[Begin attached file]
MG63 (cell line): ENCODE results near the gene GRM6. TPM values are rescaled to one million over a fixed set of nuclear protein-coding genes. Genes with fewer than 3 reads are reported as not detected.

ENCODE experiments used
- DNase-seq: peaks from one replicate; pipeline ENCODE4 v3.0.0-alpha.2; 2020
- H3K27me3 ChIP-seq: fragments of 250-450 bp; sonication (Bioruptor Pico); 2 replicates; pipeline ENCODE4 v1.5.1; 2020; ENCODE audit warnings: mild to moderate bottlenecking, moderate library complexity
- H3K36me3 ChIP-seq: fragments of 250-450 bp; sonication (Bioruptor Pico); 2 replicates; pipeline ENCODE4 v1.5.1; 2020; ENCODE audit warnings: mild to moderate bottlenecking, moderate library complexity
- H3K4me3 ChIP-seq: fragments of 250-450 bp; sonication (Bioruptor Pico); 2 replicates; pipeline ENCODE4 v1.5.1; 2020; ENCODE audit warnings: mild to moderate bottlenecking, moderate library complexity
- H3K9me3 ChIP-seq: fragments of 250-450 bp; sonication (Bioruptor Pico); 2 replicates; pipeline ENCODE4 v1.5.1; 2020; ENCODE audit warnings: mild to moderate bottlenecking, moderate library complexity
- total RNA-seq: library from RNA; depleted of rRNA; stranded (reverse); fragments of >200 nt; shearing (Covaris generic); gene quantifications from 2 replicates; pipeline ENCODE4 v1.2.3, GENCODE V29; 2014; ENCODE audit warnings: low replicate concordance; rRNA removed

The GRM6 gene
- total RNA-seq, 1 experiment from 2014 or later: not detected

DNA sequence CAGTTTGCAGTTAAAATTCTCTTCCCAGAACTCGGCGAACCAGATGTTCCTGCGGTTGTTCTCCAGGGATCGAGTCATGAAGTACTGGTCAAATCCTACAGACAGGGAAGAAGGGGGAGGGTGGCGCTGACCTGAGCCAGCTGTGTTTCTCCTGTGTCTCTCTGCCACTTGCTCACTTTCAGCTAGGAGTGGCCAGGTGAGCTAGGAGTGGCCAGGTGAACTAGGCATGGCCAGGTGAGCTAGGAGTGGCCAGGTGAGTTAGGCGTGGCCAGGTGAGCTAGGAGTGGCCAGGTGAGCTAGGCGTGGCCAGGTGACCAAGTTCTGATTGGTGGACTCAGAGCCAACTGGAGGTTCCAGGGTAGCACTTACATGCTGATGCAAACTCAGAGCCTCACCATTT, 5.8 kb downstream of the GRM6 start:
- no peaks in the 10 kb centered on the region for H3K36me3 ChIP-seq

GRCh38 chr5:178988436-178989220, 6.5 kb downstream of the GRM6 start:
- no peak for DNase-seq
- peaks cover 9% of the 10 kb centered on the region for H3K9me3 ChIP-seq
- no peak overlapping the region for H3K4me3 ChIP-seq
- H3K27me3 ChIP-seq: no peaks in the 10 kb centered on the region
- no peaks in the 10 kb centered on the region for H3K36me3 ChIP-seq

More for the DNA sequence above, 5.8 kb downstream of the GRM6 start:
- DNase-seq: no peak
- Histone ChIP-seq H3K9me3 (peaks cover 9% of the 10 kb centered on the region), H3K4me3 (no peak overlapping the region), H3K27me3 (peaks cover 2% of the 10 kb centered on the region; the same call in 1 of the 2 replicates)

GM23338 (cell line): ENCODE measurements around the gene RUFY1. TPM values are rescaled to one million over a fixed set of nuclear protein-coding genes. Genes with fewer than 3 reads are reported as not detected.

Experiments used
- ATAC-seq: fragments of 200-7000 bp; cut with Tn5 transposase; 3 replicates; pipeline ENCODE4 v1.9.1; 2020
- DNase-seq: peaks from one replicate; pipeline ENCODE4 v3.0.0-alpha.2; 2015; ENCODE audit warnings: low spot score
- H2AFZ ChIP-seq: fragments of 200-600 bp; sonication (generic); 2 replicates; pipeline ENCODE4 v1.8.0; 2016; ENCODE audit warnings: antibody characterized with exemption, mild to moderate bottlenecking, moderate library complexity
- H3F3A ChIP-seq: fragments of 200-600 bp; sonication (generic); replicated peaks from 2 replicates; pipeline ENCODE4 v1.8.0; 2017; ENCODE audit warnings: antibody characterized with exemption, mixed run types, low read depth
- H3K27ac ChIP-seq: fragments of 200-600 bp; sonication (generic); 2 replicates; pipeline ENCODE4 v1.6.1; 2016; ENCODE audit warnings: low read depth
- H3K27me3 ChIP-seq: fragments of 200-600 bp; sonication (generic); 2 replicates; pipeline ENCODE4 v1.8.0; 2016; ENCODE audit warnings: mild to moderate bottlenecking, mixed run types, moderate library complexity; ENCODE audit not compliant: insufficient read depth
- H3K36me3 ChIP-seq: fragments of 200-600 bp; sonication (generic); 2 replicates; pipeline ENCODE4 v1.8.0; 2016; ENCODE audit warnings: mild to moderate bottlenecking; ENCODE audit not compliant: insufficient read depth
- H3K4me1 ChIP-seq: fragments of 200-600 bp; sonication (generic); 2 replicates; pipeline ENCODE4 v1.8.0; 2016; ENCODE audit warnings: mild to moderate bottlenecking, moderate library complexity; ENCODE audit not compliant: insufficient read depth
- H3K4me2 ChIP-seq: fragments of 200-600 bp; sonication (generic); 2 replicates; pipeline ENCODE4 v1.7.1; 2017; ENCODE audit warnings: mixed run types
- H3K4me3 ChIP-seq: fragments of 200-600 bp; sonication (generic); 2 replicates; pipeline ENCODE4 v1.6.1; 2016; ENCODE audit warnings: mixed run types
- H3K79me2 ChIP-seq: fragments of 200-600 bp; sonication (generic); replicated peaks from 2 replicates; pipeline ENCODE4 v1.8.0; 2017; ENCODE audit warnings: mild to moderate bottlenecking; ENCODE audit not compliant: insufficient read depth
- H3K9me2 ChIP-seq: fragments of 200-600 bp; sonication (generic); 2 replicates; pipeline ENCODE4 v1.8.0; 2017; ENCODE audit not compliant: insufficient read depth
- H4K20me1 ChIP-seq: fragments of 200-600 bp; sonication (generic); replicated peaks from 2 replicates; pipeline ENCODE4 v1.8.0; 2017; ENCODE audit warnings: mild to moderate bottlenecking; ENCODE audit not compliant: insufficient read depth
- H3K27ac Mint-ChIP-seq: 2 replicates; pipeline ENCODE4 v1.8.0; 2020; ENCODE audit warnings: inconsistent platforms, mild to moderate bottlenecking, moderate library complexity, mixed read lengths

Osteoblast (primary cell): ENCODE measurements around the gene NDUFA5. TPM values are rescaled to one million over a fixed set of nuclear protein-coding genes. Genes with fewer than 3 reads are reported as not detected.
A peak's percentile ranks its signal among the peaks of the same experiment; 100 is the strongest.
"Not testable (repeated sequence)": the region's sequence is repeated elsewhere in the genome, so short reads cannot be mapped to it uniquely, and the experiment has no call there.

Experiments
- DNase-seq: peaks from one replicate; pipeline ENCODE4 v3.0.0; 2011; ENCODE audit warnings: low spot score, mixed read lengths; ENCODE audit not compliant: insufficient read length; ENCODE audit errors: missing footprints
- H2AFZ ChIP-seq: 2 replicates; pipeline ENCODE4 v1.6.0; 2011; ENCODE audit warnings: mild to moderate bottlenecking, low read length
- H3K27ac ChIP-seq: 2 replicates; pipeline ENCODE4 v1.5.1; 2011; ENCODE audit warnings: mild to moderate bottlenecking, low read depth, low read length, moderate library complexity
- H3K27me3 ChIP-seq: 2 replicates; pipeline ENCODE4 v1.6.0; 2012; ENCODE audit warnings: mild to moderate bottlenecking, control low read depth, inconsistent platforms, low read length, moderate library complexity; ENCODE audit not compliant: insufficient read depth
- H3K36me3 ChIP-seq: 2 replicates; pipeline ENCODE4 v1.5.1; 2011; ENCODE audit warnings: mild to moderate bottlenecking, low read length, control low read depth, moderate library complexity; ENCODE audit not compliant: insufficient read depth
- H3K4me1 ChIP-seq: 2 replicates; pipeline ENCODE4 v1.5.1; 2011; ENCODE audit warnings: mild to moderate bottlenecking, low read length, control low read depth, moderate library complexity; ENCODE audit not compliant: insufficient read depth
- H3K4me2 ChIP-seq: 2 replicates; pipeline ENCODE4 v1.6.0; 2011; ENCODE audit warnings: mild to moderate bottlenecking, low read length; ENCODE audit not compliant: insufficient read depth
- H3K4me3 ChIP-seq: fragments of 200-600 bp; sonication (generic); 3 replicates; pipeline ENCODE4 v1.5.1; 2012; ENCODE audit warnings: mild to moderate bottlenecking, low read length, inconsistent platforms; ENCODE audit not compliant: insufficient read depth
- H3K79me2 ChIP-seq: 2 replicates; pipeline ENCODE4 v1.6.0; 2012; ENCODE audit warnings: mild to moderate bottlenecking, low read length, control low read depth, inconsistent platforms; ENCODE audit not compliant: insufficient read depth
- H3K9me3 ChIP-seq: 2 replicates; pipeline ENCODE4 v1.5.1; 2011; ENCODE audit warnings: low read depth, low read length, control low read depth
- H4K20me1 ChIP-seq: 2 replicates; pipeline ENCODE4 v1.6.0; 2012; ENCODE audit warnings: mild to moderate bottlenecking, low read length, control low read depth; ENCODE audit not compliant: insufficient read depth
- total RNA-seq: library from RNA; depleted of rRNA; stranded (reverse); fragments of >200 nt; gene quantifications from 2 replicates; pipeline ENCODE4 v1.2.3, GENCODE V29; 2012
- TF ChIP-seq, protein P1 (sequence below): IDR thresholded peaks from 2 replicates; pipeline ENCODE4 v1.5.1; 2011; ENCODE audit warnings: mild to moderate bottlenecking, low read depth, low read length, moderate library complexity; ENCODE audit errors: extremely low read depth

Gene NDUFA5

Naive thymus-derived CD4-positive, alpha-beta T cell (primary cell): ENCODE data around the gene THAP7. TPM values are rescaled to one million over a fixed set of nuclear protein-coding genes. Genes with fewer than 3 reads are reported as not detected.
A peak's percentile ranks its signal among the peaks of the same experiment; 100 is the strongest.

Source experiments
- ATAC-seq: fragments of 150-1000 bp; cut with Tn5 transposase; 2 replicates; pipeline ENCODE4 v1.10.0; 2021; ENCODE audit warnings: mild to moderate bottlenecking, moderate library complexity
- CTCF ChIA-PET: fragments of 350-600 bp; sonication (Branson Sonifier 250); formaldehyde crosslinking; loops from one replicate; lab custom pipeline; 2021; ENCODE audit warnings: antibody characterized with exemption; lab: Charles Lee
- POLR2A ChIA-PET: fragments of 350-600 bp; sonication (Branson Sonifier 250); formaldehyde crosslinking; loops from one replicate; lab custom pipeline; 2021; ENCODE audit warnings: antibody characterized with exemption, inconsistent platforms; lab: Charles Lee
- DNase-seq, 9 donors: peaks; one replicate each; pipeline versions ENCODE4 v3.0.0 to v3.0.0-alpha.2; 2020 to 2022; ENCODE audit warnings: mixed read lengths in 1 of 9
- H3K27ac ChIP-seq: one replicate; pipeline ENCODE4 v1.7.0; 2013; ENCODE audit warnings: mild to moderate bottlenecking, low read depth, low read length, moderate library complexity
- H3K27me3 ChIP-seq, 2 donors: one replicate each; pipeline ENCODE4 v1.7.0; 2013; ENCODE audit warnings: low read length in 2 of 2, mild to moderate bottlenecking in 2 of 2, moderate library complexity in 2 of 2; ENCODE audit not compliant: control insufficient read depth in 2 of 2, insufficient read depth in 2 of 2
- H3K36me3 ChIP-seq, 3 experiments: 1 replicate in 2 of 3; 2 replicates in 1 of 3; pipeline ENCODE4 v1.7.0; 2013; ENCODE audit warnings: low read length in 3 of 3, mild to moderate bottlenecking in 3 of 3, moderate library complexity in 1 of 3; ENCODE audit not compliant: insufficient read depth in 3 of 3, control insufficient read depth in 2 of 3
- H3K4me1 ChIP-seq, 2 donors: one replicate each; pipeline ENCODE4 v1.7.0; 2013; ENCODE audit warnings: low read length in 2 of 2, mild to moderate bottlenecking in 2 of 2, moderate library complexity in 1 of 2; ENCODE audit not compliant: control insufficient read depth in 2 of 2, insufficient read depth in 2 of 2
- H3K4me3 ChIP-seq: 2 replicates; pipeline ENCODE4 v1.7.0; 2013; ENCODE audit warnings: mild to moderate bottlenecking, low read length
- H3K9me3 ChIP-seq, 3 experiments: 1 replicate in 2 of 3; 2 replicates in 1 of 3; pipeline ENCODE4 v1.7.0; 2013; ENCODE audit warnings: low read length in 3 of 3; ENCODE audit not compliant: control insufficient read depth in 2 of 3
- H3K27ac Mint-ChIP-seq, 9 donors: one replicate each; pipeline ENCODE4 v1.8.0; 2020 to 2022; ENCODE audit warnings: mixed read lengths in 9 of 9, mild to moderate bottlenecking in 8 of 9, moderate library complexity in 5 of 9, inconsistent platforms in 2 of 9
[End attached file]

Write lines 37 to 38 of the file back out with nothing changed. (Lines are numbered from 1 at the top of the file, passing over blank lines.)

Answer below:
- H3K27ac Mint-ChIP-seq: 2 replicates; pipeline ENCODE4 v1.8.0; 2020; ENCODE audit warnings: inconsistent platforms, mild to moderate bottlenecking, moderate library complexity, mixed read lengths

Osteoblast (primary cell): ENCODE measurements around the gene NDUFA5. TPM values are rescaled to one million over a fixed set of nuclear protein-coding genes. Genes with fewer than 3 reads are reported as not detected.